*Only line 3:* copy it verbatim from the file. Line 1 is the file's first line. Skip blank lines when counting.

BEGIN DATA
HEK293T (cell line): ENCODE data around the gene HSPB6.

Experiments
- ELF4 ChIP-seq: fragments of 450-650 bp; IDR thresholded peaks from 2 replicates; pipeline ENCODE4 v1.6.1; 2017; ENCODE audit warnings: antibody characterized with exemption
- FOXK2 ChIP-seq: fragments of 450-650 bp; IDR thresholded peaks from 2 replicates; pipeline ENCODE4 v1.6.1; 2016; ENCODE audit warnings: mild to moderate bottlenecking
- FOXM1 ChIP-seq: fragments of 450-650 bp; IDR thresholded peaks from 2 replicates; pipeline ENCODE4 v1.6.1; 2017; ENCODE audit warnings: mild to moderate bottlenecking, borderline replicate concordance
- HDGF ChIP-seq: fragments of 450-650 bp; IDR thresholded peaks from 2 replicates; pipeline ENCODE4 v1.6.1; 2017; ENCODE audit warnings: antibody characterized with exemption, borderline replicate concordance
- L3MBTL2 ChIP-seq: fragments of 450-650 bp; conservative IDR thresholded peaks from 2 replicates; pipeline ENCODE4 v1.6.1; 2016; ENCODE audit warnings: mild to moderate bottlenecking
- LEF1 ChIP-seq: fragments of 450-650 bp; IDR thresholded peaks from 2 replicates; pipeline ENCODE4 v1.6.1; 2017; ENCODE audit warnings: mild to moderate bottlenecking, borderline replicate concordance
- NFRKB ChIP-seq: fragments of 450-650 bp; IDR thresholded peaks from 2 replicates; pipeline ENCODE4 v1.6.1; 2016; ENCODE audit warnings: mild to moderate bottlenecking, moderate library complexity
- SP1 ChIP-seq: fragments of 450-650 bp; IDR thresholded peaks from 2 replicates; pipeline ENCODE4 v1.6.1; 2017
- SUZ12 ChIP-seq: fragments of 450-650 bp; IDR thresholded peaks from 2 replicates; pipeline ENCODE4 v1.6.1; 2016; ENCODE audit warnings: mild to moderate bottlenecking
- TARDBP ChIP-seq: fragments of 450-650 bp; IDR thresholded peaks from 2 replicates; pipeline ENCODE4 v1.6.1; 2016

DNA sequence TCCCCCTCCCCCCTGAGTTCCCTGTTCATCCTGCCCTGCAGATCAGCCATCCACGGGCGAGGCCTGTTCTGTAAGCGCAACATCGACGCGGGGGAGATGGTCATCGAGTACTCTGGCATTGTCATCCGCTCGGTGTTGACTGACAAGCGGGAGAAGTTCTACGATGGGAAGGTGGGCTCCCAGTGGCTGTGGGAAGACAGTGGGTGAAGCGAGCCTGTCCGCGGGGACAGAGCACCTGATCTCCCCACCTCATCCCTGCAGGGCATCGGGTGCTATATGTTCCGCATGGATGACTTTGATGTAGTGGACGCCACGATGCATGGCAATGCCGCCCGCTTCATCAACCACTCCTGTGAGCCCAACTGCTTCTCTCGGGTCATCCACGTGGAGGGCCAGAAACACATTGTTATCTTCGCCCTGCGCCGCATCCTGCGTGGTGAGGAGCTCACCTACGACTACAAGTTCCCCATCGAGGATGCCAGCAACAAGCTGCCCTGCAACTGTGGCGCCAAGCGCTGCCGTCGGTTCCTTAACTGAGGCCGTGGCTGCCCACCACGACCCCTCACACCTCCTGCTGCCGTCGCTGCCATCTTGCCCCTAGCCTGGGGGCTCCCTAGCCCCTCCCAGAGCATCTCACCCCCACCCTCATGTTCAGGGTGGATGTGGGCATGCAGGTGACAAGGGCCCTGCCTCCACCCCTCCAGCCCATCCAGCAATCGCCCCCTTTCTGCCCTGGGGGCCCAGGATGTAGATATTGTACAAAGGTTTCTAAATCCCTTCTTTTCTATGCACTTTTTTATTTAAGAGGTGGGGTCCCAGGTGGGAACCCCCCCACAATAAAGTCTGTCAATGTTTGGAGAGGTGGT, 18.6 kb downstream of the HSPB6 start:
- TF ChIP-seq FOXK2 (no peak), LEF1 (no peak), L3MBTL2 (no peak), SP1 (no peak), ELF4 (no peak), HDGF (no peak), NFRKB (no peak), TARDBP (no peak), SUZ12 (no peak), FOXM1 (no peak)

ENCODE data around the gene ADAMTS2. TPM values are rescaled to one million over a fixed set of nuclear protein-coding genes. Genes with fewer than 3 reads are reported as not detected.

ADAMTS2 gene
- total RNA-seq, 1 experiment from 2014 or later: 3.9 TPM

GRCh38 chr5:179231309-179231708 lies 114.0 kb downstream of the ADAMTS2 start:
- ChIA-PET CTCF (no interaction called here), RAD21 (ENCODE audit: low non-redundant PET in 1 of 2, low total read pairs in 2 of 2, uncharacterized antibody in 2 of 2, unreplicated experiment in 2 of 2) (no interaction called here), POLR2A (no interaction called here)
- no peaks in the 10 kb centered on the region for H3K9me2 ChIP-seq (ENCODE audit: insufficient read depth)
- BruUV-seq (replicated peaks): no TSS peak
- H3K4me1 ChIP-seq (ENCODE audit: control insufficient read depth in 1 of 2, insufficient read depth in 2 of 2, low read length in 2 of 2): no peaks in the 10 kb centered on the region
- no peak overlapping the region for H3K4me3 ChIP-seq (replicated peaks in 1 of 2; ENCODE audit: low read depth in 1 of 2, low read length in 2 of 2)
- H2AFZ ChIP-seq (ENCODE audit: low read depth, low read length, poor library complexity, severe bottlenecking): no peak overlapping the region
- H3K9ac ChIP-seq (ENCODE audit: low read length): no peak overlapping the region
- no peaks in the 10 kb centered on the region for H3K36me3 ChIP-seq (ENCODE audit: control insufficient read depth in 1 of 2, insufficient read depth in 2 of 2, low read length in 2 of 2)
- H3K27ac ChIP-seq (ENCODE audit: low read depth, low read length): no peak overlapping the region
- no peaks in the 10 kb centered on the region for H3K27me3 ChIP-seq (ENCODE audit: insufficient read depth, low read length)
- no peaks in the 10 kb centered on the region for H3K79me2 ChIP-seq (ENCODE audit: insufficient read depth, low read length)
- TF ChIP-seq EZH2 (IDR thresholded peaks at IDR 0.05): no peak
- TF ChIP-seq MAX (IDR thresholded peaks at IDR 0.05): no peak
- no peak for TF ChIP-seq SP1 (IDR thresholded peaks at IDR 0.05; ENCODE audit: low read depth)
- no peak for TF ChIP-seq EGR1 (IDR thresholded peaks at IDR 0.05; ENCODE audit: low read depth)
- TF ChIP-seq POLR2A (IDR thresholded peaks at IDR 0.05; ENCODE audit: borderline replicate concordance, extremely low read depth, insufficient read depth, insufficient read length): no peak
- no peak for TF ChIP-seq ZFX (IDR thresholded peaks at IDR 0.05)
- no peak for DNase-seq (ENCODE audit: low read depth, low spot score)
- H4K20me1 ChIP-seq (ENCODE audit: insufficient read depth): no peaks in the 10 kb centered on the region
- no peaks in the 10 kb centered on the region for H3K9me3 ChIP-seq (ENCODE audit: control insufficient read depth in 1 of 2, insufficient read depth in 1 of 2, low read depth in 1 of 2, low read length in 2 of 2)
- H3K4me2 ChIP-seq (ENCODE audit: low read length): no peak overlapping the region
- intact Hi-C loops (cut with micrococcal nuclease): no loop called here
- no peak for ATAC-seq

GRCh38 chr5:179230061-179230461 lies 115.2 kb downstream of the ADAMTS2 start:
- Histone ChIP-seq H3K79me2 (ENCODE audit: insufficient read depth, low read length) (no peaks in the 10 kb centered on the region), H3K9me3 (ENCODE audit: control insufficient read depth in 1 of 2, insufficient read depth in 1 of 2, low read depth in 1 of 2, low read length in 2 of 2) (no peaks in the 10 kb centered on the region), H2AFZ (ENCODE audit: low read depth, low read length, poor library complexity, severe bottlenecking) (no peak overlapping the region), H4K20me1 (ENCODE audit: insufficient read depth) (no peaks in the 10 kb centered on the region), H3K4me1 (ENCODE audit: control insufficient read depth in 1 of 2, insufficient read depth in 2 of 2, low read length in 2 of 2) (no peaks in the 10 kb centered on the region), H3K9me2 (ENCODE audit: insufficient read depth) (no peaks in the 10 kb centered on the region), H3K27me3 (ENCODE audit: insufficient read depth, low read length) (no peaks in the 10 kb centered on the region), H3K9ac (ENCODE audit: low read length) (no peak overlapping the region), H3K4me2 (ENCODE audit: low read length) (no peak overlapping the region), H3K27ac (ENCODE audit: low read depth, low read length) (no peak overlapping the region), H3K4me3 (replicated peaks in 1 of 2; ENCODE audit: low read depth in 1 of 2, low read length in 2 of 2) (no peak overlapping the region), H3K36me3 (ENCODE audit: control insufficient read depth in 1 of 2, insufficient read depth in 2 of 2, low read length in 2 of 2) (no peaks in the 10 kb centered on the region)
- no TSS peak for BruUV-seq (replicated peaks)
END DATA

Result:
- ELF4 ChIP-seq: fragments of 450-650 bp; IDR thresholded peaks from 2 replicates; pipeline ENCODE4 v1.6.1; 2017; ENCODE audit warnings: antibody characterized with exemption